Elon Musk has said that the Tesla Model 3 electric car will be shown to the public in March 2016.
Tesla Motors will begin taking orders for the car then, and production will start in 2017, the Tesla CEO has said.
That means that right about now, Tesla should be hard at work on its volume, 200-mile electric car.
And that's exactly the case, according to one executive.
Tesla is shifting focus to the upcoming Model 3, chief technology officer JB Straubel said in a recent talk at the University of Nevada in Reno (via Charged EVs).
Reno is the location of Tesla's massive battery-cell "Gigafactory" which will need to be fully operational before Model 3 production can ramp up.
2012 Tesla Model S
Tesla is relying on the economy of scale offered by this huge factory to achieve the Model 3's target base price of $35,000 (before any Federal, state, or local incentives).
With the Model X launch behind it, Straubel said Tesla is concentrating fully on the Model 3.
"Most of the people inside Tesla are no longer working on the S or X, but are hard at work designing and inventing all the technologies going into the Model 3," he said.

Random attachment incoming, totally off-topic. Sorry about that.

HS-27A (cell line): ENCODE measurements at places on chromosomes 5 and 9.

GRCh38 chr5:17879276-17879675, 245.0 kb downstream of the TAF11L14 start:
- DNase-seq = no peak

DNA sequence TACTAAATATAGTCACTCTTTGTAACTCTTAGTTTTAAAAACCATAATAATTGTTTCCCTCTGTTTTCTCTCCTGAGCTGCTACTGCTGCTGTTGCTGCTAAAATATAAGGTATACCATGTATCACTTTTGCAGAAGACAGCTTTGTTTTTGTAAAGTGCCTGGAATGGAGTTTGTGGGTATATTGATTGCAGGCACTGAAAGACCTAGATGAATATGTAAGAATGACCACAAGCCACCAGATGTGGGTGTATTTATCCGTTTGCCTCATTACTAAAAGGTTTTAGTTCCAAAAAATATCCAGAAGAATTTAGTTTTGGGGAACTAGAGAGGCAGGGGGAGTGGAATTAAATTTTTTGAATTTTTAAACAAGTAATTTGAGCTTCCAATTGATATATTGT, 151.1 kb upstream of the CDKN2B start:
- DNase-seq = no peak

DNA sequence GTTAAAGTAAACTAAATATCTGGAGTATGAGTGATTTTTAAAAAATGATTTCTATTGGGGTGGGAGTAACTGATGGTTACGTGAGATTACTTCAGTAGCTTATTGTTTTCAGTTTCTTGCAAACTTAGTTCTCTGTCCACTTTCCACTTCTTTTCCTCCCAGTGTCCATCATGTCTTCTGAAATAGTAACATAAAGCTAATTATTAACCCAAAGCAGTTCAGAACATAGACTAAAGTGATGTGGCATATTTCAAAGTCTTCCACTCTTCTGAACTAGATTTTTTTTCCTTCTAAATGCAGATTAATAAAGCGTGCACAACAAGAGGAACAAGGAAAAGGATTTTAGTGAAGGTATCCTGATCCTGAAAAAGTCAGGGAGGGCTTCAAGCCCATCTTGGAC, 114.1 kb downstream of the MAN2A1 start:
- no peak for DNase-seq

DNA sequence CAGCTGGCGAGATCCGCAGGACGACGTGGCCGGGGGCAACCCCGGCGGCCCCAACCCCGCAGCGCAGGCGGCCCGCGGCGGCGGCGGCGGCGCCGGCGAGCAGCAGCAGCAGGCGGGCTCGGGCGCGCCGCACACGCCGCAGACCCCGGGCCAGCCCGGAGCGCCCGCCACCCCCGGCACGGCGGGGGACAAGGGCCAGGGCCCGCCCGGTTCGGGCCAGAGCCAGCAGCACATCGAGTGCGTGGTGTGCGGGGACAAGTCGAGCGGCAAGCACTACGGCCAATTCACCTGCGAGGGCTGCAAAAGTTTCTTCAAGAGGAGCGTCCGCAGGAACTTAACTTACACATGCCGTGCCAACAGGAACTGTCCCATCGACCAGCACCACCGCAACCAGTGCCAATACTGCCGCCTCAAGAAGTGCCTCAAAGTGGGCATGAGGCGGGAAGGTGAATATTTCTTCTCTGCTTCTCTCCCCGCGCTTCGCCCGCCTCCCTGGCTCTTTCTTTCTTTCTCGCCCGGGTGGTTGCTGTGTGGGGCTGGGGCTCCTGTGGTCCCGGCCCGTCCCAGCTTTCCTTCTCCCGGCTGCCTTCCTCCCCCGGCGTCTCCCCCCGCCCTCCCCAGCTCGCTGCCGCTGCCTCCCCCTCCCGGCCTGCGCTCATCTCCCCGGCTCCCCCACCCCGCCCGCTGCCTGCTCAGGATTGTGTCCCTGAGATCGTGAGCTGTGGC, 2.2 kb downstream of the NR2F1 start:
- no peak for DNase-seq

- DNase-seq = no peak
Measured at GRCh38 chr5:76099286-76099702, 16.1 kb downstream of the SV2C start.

Straubel said the Model 3 will be almost entirely new, with virtually no components carried over from either the Model S or Model X.
It will feature a new "battery architecture, a new motor technology, a brand-new vehicle structure," Straubel said.
Model 3 sales will be crucial to achieving Tesla's goal of selling 500,000 cars per year by 2020.
2012 Tesla Model S body-in-white
But even assuming it unveils the car next spring as planned, it remains unclear whether Tesla will meet its goal of starting production in 2017.
The company hasn't met any of its self-imposed deadlines for new-car launches so far, whether for its first Roadster, the high-volume Model S sedan, or the recently launched Model X crossover utility vehicle.
In this case, there's also another variable in the form of the Gigafactory--which will need to be ready in time for the start of Model 3 production--although there have been no reports of delays in that project so far.
Straubel said the company expects economies of scale and improvements in battery chemistry to cut cells costs for the car by 30 percent.
The Nevada Gigafactory may also eventually build cells for the Tesla Energy line of stationary energy-storage battery packs.
And the factory will also house "engineering and R&D teams" that will work on other projects, Straubel said.